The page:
Safari 2012 Journal Entries: Day 10 – Wednesday, July 25th, 2012 (Osonjiva part 2)

by david on September 17, 2012

On the way, we pass by one of Namibia’s national treasures: the “Waterberg Plateau”.  It is truly a remarkable sight.  I have never been there, but I’ll share what little I know.  The plateau supports a huge variety of fauna and flora.  It is perhaps best known as one of the last refuges of some of Namibia’s rarest wildlife.  There are black and white rhinoceros, cape buffalo, and sable and roan antelope.  The Waterberg Plateau rises some 600 feet out of the Kalahari in Namibia.  The elevation makes it difficult to get up and down the plateau, and that makes it a good place for the safekeeping of the animals.  The park itself is some 101,000 acres in size, allowing plenty of room for the animals to breed and roam.  The breeding success has been so good that the Namibian government is taking some of the excess animals to restock other areas of the country.  The park helps pay for itself by allowing limited hunting.  The prices are fairly high and raise a good deal of money each year.  The combination of hunting and breeding programs should help keep the park self-sufficient for many years to come.  I make a note to put the plateau on my must-see list, and I think I’ll even mention it to my wife for a possible excursion the next time she is in the country.

Our drive goes by quickly as I probe Johann’s mind for more information about the plateau and we soon leave it in our trail of dust as we head on towards Osonjiva.  We arrive there about a quarter after two in the afternoon and I am anxious to start our hunt.  After meeting our host and exchanging pleasantries, I head for my room.  I quickly don my hunting clothes, check my gear and head back out the door.  Johann is already there with the hunting truck and we are soon headed out into the veld.  This will be a first for me.  I have never hunted inside of a high fence before.  I am as apprehensive about hunting inside one at the same time as I am excited about hunting waterbuck.  Johann assures me this will not be a caned hunt as the property encompasses some 20,000 acres.  The only time we will ever see the fence is on our way through the gate and if we ride the perimeter to get from point “A” to point “B”.  I take him at his word but decide to reserve judgment for a later date.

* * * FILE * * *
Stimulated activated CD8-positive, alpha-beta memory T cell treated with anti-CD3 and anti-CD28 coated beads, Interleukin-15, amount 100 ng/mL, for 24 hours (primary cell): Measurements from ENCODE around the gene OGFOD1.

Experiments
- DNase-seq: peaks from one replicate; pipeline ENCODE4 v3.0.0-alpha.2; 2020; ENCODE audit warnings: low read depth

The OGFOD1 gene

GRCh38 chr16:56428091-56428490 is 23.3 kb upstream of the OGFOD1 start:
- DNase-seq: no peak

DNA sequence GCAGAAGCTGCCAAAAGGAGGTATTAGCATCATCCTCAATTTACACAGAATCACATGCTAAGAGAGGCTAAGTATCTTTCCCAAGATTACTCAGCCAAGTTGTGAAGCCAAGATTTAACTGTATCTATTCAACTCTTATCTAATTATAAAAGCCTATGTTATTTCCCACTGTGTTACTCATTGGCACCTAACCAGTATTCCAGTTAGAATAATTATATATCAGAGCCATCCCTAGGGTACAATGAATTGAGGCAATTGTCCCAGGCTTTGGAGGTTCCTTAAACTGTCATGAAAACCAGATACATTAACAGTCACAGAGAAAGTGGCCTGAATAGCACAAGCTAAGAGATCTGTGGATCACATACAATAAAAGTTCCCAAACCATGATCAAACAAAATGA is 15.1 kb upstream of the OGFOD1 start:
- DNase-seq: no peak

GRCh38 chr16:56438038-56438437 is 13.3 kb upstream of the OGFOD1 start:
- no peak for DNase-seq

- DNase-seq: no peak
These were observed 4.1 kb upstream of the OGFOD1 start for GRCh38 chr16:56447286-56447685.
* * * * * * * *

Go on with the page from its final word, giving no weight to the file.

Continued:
On the plus side of high-fence hunting is the large number and variety of animals in the same place.  This is evidenced by the number of animals I begin to see immediately upon leaving the perimeter of the farm.  Within a few minutes I see giraffe, black and blue wildebeest, gemsbok, eland, ostrich, impala, kudu, steinbuck, regular springbuck, and something I have only read about, black springbuck.  I swear, I think there is just about one of everything here.  The property is laid out in a grid pattern that forms blocks of about three quarters of a mile to one mile.  There is a water source at every second or third intersection, which is necessary for the health of so many animals.  There are also water holes throughout the interior of the squares to allow the game to drink unmolested.  By the way, the fence does one other thing besides contain the animals.  It keeps the predators out.  There are electric fence wires around the base on the outside to keep anything from burrowing in, and the fence is tall enough to keep just about any cat out.  The way I see it, just about the only thing it would not stop is an elephant. 

Once I pick my jaw up off the floor of the truck and stop taking pictures of the menagerie I am driving through, we concentrate on hunting in earnest.  We ease our way from intersection to intersection and stop to glass for waterbuck.  This is a little cheesy to me and I mention it to Johann.  He explains that even if we see something from a mile away, we still have to get to it.  We also do not want to spook any animals that might be closer to us by blowing right through each intersection.  By stopping and glassing we can pick a strategy and route to best guarantee our success.  It is different than I am used to, but his comments make sense to me so I hush up and decide I will observe and learn.  This goes on for a few hours, and, just as in previous hunts, on this trip we see everything but what we are hunting for.  We crisscross the property and cut through the middle of the squares, but we still see no waterbuck.  Just about sunset we see a pair of waterbuck, and one is worth a closer look.  We sneak into position.  Just like on my zebra hunt, I am looking into the sun and can’t see a blessed thing, Johann tells me the waterbuck is of average size with horns 27 to 28 inches in length.  I decide to pass on this particular animal for three reasons.  The first, and perhaps most important, is I can’t see the doggone thing.  Secondly, it is almost dark and, if I make a poor shot, we may not be able to find it.  The last reason is a purely selfish one.  Johann told me that on the way to Osonjiva he has seen a few in the 32-33” range while hunting here a few weeks ago.  I might be making a mistake, but I think I’ll try to hold out a little longer for one of those.  The end result is the same no matter what the reason; these two walk away unmolested without ever knowing we were there. 





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